Freudian Slip

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The idea of a "Freudian slip" has become a punch line for many jokes with people accidentally saying something they think without meaning to say it. However, it is also a psychological term created by Sigmund Freud to support his model of psychoanalytic theory of personality.

In Freud's theory, he emphasizes the point of psychic determinism (meaning that all psychological events have some sort of cause). This includes even "slip of the tongue" experiences. Freud claims that all people have both unconscious and conscious minds: unconscious being the part of personality in which we're unaware, conscious being what we are aware of. So, a Freudian slip occurs when a person makes an unintentional error when speaking which ends up revealing their unconscious thoughts or feelings. This slip occurs due to particular circumstances that allow someone to reveal their true beliefs while they are having their own internal struggle between some unconscious wish along with a desire they have to keep it hidden.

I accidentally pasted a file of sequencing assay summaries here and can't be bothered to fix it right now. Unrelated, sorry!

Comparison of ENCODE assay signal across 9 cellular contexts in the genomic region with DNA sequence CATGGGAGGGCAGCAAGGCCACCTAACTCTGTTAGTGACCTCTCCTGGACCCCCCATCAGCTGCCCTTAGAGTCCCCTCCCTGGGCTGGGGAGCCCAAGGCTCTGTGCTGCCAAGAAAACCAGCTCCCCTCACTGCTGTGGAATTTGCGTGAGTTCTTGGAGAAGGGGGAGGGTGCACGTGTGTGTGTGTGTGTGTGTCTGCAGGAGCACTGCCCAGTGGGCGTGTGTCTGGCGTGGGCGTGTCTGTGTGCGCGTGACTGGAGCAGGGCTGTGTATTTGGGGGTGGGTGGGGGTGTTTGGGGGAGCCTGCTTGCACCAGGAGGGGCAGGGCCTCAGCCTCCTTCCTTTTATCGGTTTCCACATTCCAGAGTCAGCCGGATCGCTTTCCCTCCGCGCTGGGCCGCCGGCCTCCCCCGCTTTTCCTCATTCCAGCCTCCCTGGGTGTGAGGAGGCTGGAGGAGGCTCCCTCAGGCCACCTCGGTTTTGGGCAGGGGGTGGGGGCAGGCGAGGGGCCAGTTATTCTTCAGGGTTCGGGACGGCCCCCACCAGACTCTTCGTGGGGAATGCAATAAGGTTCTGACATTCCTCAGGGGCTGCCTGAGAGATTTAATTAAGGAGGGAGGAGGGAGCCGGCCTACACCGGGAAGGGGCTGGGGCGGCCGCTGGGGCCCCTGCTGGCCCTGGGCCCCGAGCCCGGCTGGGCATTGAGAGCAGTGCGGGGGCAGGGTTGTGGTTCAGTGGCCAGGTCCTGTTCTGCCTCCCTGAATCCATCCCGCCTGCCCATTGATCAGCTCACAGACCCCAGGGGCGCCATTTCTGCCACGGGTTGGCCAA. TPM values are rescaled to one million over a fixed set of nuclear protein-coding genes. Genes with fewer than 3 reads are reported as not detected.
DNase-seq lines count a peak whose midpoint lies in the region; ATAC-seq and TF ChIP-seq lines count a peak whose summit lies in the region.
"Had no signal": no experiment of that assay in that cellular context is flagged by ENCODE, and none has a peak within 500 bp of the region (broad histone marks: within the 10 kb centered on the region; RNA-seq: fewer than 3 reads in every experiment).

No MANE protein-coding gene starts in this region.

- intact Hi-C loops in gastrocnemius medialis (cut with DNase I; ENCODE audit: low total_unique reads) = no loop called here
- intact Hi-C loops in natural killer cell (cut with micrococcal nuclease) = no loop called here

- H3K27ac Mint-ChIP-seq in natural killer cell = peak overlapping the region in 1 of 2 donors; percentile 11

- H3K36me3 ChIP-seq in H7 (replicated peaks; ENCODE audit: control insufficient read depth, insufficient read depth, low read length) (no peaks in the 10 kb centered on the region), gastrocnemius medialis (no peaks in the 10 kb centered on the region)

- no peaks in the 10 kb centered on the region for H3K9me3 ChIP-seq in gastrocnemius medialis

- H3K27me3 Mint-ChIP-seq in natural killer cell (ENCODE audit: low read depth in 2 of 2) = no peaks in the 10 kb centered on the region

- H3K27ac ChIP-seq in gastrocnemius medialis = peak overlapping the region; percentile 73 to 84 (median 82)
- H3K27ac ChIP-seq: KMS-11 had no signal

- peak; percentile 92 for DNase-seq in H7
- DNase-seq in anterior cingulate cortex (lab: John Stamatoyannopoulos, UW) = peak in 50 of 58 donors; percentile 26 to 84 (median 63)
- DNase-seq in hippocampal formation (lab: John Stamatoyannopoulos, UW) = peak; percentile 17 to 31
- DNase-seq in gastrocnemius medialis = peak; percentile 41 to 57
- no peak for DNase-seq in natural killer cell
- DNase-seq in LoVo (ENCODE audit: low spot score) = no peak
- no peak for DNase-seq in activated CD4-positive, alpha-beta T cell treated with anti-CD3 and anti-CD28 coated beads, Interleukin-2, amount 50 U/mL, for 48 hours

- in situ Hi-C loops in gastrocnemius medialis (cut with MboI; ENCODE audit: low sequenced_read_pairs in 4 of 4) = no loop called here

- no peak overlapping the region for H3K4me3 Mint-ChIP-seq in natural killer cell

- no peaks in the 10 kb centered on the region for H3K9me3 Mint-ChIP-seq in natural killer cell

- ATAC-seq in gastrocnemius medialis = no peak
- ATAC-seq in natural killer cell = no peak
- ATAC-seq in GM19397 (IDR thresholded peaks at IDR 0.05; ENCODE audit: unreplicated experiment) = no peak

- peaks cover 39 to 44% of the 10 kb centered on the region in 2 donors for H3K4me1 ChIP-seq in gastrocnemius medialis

However, the Freudian slip is also given much criticism for being inaccurate. There are instances in which speech is merely a mistake/accidental rather than having some underlying meaning. This is likely to happen in cases in which someone is merely inattentive, has insufficient knowledge, or they have a routine response pattern due to emotions or situations. Clearly, these cases have nothing to do with unconscious desires, rather they are simply mistakes. Yet, this doesn't mean that all wording accidents are a result of these causes. Psychologists agree that some of our slips are due to unconscious desires that are brought to the surface.